HAIM's long silence pays off on new record
It’s been awhile since we’ve last heard from HAIM, the LA-based indie-pop band comprised of three San Fernando sisters. Their debut garnered critical success and, with a co-sign by the industry queen herself (Taylor Swift™), HAIM accumulated tremendous momentum. But after a short tour for their full-length debut, the band grew quiet. Over the course of 2016, HAIM featured on a Calvin Harris track and occasionally hosted their own Beats 1 show, but no new music. For a new band to gain so much buzz and go silent for the next three years, it was easy to forget about them. With Something to Tell You, HAIM reminds fans that they have a lot to say — and you should be listening.
Distilled, Something to Tell You hits on every point discussed from the beginning to the end of a rocky relationship. On the upbeat “Ready For You,” the sisters recall a casual lover, wishing they could go back and try to make things more serious. “Little of Your Love” pleads a partner to meet the girls halfway and offer them a glimpse of reciprocated feelings. With “Walking Away,” the pop-iest standout, HAIM mourns the end of a relationship while facing the harsh reality of needing to remove yourself from a situation that just isn’t working.
With Something to Tell You, HAIM finds the happy medium between progressing sonically as a band while remaining warmly familiar. Partly due to co-writing by Ariel Rechtshaid, who specializes in songs that straddle the border of pop and soul (Adele’s “When We Were Young” and Carly Rae Jepsen’s “All That”), HAIM delivers an album that strongly resembles the indie-pop roots of their debut, but takes notable steps towards experimentation. “Found It In Silence” features profound synth strings with a simple bass drum accompaniment — a familiar sound in HAIM’s discography. Meanwhile, the entire album comes with a vintage hue. As if viewed through the orange-tinted glasses the sisters sport on the cover, Something to Tell You marries classic guitar riffs with pop melodies, another attribute that is signature to Rechtshaid. Infusing this vintage vibe within indie-pop tracks helps accentuate the album’s relationship advice; listeners really feel like the sisters are reflecting back on lessons learned from past exes.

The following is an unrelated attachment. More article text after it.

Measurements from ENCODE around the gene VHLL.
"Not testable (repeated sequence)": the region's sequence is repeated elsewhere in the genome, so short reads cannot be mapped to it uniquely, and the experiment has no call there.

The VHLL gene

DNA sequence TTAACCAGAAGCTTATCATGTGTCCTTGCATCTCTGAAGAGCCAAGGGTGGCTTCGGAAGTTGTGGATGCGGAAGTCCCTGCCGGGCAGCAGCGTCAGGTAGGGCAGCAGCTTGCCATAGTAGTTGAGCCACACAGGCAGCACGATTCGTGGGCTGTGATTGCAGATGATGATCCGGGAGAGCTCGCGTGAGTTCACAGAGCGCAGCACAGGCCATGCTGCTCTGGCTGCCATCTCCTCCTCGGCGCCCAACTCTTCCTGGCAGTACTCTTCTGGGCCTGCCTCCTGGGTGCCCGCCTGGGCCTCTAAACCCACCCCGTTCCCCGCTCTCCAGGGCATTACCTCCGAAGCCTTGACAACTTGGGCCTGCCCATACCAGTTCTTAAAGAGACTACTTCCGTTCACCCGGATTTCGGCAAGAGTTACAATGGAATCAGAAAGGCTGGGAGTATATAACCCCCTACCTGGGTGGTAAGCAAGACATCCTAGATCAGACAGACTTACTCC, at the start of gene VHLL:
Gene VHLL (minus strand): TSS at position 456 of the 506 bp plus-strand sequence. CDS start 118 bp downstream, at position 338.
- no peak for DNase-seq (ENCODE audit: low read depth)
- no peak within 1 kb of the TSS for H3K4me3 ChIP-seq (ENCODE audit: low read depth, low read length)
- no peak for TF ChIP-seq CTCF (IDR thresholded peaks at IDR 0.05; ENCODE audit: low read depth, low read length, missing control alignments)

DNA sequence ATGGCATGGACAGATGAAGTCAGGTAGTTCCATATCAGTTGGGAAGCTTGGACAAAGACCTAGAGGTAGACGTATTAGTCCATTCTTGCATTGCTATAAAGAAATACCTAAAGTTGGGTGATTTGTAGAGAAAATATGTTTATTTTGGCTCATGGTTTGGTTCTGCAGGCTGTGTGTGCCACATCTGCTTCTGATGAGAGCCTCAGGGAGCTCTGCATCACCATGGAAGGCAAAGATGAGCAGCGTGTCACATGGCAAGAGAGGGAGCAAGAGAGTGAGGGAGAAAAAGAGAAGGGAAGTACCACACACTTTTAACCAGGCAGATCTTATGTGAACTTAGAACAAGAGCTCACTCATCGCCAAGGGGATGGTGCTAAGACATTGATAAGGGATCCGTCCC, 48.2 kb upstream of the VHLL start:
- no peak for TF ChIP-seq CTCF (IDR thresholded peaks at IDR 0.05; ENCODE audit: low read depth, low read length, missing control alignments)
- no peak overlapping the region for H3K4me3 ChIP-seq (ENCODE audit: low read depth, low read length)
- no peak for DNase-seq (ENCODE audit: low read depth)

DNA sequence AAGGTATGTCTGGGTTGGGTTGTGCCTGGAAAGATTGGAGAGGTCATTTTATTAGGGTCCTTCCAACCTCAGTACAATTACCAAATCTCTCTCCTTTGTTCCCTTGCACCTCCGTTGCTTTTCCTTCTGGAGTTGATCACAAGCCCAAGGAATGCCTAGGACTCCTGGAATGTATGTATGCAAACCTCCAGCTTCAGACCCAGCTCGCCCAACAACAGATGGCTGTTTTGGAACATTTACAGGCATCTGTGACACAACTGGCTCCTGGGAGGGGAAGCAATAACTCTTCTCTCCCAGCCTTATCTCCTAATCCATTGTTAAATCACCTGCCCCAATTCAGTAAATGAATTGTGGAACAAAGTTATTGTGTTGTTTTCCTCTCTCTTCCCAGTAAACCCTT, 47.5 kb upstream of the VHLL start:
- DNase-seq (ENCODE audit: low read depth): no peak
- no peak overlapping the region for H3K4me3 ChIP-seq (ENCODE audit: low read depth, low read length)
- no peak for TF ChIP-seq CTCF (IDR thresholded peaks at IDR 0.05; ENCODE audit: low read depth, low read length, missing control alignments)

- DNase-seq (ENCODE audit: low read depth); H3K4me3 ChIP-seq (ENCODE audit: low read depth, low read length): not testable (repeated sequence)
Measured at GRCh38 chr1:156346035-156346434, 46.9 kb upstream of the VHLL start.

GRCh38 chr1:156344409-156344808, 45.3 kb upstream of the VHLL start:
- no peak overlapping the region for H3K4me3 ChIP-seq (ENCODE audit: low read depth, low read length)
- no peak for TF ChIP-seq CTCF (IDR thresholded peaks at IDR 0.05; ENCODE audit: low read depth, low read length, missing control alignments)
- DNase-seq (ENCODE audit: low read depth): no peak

At 11 tracks, the album is the perfect length to keep listeners engaged without exhausting attention spans. It’s amazing to hear how much lead singer Danielle Haim’s voice has grown since their debut. However, unlike their last album, which featured greater vocal variety from Este and Alana (see “The Wire”), Something to Tell You feels more like Danielle and the Haim Sisters than HAIM, causing some of the tracks to lose depth due to a lack of familiar collaboration.
In retrospect, it’s understandable that HAIM took three years to gather their thoughts. Something to Tell You is extremely rich both sonically and lyrically and, just as Danielle sings on “Found It In Silence,” sometimes a long silence is a good thing.
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Something to Tell You